If 2012’s ‘Sightseers’ suggested that British filmmaker Ben Wheatley was moving in a slightly more commercial direction following the whacked-out hitman horror of ‘Kill List’, ‘A Field in England’ swiftly puts any such fears to rest. It starts out straightforwardly enough – a group of soldiers from both sides of the English Civil War flee a battle in search of a pub. But after they stumble across a crop of the local mushrooms, things begin to get weirder. And weirder. And yet weirder.
‘A Field in England’ was shot in a few weeks with a skeleton cast and crew and entirely within the confines of a single grassy meadow in Surrey. Reece Shearsmith and Michael Smiley play a cowardly priest and his psychotic adversary, each of them pursuing a mystical MacGuffin the nature of which we never fully understand.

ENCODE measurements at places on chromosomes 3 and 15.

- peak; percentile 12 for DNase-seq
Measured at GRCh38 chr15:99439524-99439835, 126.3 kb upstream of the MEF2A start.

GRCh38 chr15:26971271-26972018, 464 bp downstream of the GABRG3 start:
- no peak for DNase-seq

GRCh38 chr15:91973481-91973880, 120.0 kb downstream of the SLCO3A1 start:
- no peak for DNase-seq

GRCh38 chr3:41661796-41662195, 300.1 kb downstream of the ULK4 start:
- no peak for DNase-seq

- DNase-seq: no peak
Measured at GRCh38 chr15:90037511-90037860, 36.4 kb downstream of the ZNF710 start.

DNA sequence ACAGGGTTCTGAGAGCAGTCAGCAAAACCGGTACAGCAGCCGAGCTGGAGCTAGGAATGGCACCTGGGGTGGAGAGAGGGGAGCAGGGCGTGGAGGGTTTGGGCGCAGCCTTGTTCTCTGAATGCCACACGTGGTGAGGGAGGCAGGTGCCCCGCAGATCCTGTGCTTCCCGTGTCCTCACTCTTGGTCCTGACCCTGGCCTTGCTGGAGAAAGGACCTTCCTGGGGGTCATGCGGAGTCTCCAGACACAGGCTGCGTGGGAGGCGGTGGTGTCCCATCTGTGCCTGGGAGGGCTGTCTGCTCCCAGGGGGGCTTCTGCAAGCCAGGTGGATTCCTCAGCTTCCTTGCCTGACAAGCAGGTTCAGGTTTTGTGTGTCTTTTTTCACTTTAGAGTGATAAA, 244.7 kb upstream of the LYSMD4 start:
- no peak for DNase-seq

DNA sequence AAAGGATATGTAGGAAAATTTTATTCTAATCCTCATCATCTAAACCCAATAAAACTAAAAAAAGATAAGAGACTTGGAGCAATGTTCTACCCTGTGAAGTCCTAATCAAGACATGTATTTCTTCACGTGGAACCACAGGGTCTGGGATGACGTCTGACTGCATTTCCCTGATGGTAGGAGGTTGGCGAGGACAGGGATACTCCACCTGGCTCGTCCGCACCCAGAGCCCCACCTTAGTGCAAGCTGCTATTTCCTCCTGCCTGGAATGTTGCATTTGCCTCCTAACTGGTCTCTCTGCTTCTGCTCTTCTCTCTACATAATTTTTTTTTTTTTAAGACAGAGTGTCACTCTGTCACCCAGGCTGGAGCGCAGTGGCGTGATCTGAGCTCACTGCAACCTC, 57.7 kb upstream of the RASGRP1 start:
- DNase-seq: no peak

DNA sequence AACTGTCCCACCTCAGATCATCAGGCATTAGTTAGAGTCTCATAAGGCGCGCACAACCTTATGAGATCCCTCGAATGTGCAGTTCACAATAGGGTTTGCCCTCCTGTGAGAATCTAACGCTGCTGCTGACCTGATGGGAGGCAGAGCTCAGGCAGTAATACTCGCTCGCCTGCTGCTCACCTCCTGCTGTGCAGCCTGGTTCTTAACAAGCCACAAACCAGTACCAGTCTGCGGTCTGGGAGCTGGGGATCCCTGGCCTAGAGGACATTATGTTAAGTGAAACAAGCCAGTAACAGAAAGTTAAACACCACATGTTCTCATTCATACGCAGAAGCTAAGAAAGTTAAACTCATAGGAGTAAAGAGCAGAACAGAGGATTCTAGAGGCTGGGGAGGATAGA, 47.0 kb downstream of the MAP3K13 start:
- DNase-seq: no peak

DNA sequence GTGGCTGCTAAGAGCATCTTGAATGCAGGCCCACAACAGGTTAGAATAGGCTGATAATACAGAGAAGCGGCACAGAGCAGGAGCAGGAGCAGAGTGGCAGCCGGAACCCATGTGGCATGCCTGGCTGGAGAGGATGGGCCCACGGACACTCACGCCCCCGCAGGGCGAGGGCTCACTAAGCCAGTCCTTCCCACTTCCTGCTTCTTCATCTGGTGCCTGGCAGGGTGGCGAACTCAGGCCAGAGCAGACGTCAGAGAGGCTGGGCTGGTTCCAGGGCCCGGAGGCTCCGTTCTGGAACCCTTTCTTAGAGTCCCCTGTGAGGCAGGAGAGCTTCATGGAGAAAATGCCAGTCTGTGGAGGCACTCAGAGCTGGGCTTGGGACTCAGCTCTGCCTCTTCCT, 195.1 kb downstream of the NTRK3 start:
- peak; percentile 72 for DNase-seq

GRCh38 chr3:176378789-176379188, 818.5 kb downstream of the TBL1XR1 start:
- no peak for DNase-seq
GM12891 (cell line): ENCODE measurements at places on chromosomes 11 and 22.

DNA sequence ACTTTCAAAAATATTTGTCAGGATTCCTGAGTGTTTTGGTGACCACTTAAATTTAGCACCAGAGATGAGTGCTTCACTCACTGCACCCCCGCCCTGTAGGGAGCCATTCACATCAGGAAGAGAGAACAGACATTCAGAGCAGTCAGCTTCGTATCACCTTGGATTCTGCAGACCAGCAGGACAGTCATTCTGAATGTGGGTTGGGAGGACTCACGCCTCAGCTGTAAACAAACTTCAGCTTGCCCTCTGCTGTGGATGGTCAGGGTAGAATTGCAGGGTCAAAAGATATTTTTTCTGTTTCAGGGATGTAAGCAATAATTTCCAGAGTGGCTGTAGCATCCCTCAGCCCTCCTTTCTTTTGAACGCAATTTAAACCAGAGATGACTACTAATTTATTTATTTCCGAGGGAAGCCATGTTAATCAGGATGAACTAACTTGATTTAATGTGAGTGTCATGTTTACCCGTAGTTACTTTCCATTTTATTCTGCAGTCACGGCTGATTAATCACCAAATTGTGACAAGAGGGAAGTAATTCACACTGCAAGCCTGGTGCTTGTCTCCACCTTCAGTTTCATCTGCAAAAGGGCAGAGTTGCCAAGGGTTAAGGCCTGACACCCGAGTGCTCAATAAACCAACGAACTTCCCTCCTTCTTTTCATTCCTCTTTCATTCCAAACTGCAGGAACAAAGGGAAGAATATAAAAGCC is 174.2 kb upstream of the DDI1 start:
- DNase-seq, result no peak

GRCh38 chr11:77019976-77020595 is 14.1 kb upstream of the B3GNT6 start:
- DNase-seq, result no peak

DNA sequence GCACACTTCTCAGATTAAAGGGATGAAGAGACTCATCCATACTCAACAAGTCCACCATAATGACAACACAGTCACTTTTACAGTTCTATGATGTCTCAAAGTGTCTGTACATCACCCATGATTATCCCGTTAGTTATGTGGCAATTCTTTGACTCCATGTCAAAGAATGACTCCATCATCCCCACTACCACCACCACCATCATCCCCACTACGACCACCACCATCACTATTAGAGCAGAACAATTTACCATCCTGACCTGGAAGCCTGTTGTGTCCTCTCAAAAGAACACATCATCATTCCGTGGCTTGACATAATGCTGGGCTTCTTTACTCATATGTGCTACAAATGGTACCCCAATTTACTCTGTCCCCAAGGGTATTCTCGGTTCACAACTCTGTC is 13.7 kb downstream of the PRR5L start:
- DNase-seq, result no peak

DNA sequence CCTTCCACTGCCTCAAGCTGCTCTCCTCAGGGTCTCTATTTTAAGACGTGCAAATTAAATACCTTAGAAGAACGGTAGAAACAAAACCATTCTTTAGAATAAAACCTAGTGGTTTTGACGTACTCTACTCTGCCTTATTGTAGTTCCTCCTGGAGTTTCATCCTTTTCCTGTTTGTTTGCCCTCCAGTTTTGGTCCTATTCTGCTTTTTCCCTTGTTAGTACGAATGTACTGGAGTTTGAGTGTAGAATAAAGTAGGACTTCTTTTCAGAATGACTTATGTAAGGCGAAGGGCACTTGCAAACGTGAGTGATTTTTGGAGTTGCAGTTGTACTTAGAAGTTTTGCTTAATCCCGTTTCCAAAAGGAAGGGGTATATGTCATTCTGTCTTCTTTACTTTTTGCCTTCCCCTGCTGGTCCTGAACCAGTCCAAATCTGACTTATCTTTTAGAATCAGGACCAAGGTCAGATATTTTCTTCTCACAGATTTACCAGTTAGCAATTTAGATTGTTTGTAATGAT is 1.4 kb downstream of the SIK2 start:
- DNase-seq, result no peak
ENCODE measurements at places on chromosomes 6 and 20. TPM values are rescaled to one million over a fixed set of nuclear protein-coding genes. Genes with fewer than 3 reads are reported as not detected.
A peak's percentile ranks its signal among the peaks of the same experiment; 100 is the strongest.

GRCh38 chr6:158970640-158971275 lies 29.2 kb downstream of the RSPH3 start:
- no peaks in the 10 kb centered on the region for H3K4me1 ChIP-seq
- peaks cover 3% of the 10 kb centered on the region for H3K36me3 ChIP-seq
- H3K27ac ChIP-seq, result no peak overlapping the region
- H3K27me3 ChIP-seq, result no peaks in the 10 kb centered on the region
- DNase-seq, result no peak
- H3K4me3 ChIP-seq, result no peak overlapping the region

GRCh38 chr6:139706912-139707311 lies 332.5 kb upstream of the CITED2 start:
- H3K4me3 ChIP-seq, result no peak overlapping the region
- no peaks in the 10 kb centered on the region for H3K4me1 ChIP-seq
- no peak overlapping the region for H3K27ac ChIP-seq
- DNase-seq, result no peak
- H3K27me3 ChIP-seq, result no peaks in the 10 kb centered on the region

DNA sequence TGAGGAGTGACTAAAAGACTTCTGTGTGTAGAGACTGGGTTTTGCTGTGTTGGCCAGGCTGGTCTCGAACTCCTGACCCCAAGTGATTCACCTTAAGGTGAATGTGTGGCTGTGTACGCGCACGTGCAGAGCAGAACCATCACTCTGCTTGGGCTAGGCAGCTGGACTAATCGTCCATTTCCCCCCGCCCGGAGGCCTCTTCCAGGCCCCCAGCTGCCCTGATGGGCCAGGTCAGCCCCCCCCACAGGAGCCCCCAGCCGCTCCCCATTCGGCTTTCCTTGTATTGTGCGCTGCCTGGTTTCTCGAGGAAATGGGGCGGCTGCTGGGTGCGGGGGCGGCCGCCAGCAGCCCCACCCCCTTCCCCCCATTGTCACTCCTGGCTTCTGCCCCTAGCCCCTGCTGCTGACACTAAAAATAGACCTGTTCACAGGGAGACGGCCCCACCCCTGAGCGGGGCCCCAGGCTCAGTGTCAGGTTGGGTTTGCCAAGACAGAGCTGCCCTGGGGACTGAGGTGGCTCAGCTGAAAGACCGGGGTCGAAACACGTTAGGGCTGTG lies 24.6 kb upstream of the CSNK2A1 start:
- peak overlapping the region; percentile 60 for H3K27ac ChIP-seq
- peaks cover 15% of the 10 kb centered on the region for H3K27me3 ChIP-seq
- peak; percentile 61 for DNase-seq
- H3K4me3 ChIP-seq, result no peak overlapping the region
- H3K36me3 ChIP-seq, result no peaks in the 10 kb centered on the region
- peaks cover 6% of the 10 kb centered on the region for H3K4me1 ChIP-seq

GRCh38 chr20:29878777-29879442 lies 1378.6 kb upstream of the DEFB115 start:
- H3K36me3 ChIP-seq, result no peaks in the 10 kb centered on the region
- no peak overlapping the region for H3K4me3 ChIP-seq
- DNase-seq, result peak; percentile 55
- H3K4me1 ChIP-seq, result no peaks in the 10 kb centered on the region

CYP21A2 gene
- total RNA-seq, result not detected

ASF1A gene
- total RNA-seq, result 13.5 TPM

But story is secondary – if that – in Wheatley’s world. This is a film built on sensation, misdirection and randomness. The result can be maddeningly obtuse, but it’s also breathtakingly lovely and genuinely unsettling. As the historical setting suggests, early ’70s folk-horror is a key influence. But so are the experimental films of Maya Deren and Stan Brakhage: towards the end, there’s a ten-minute sequence of pure psychedelic freefall and freakout which is one of the most captivating, hypnotic and beautiful things you’ll ever see on a cinema screen.
On which note, ‘A Field in England’ is being released simultaneously in cinemas, on DVD and on TV. We can’t stress enough how important it is to catch this one on the big screen.